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Experienced 1944 by Norman, a soldier on Guam, and reported to the Rhine Institute

In 1944, Norman, an American soldier, was stationed on the island of Guam. He had been well acquainted with another soldier named Pete. Later Pete was killed, and this Norman knew. Some three weeks afterward, Norman had driven several staff officers on an observation tour back of the front lines. While he had waited for them, one of the Marines at the outpost told him of a shortcut to take on the way back.

About dusk he came to the turning-off place. But when he had turned into it and gone only a truck's length or so, he saw Pete about fifty feet ahead in the middle of the road, his hand raised as if to signal a stop. He thought Pete meant, "You better go back the way you came."

Norman backed the truck out, taking care as he did so not to hit a truckful of Marines waiting to take the shortcut. None of the officers noticed and so Norman gave no explanation. But it was after he was back on the other road that the full realization hit him that Pete had been dead for a couple of weeks (a realization it would seem a fully awake person would have had instantly).

Next morning, when the casualty reports came in, Norman learned that the truckful of Marines waiting for him to back out had been blown up by a mine about two miles up the shortcut. Every man had been killed.

The inference to be drawn from such experiences obviously gives them special importance--the inference being, of course, that the deceased one is in some way still existing, and that he knows of the danger and gives the warning... Fortunately, instances are on record, too, in which the person seen is not dead or asleep at the time, but alive and wide awake and able to give testimony. [Example: Pat's Warning]

--Louisa E. Rhine


Rhine isn't saying such experiences mean ghosts are real; she argues elsewhere that subliminal perception of a problem or genuine ESP (however you define that) often uses a ghostlike image to voice a warning--it happens in dreams all the time. Pete's ghost could also, of course, be a hallucination that by sheer chance correctly predicted a fatal mine ahead. But all seem strained--ghost, subliminal bomb-sniffing unconscious, ESP, or chance.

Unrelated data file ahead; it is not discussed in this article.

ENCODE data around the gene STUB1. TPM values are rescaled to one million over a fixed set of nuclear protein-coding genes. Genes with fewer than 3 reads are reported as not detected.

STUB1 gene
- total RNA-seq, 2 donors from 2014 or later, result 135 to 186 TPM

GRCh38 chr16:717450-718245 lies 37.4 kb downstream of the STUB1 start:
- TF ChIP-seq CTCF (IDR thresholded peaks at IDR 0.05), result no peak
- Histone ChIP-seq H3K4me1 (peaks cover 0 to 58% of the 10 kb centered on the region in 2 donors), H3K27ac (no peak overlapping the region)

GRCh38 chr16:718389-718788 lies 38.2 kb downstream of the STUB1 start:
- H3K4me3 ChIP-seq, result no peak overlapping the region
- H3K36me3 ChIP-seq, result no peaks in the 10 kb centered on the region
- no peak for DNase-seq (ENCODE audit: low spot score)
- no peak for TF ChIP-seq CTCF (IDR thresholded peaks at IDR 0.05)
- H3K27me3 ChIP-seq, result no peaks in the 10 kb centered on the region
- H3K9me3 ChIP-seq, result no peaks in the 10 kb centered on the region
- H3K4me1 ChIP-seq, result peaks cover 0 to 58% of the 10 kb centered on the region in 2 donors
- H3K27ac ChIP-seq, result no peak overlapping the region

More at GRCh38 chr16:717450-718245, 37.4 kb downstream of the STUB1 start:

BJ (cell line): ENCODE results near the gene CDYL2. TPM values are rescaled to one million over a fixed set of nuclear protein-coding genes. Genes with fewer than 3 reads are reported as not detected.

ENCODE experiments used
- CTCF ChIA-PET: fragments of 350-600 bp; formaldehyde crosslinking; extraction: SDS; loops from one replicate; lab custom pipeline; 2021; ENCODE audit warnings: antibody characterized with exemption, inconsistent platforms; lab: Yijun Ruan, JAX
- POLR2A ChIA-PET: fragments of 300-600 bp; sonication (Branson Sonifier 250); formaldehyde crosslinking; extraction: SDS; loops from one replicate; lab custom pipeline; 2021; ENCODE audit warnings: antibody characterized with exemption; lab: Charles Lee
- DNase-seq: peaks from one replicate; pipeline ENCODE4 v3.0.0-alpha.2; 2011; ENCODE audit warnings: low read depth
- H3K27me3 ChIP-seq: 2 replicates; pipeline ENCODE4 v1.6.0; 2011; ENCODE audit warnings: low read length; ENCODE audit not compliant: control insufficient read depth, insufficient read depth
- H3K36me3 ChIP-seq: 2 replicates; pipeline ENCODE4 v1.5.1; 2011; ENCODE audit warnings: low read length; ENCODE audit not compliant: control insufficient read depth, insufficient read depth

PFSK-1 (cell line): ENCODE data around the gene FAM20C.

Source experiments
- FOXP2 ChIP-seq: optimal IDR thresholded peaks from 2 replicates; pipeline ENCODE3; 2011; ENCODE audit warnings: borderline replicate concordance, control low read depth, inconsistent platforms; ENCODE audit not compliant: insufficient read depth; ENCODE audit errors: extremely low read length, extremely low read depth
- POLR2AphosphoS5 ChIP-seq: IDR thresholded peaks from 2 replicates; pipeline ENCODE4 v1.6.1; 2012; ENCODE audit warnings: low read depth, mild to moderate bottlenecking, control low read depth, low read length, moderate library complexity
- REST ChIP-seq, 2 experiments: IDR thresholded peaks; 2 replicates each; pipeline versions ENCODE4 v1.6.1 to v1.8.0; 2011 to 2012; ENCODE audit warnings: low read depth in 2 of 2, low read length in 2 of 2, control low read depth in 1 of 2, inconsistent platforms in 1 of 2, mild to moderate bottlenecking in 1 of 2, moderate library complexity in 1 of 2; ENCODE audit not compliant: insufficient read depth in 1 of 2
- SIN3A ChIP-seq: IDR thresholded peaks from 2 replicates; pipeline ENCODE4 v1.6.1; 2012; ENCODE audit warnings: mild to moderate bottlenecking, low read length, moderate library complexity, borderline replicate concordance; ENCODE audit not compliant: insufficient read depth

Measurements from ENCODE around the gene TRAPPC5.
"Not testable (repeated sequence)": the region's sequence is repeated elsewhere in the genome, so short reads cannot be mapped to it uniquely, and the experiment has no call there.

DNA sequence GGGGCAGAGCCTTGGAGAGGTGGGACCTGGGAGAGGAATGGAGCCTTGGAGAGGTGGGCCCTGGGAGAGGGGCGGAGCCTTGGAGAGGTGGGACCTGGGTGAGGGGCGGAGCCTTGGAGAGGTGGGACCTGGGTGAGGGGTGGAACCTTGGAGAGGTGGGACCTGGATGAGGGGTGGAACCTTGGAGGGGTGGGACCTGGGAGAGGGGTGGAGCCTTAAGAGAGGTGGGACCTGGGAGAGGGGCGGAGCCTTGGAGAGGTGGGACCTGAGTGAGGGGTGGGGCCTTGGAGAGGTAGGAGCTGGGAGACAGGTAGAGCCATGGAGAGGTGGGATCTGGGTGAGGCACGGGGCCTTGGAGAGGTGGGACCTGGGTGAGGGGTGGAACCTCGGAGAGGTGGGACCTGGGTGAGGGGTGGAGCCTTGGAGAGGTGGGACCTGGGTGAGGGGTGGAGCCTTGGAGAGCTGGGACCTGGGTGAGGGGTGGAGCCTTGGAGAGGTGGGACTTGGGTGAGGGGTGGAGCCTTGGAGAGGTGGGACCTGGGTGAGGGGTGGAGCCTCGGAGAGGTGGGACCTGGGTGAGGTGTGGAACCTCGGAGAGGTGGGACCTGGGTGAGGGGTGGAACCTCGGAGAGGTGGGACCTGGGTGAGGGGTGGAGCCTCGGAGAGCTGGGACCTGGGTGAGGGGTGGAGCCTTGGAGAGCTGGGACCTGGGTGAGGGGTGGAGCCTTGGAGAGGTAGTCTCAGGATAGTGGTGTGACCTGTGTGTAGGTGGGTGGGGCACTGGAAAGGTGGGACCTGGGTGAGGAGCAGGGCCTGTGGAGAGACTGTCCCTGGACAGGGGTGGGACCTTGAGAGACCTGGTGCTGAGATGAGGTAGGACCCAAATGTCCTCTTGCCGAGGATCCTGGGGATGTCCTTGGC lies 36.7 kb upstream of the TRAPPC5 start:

Notice how Norman's odd mental state shaped his actions. He had to be at least half-asleep at the wheel, or he'd have noticed he was taking directions from a dead man. But maybe he needed to be groggy to accept a psychic prompt (ghostly or not). Norman turned back, but didn't try to warn the truck behind him; so a lot of men died. So many outcomes were possible:

My point? Norman's information, however derived, was lifesaving--but many factors limited its use, including chance, his level of alertness and the other soldiers' level of skepticism. If ESP exists, it must be at least marginally useful, on average, or it'd be selected against. But noticing, interpreting, and acting intelligently on sensory data (of any kind) is hard in the fog of war.

Whatever Pete was... could Norman have handled his warning better? Sure. Or much worse.

--Chris Wayan

SOURCE: Hidden Channels of the Mind by Louisa E. Rhine, 1961, p. 62. Account untitled, author's name witheld; title & byline added as search aids only.

LISTS AND LINKS: war - work - on the road - ghosts - hypnogogic dreams - hallucinations - friends - guardians and rescues - bombs - death - precognition - ESP in general - time-forks - more Louisa Rhine - tales of the waking world - Guam - the 'ghost' of a living friend saves three men: Pat's Warning

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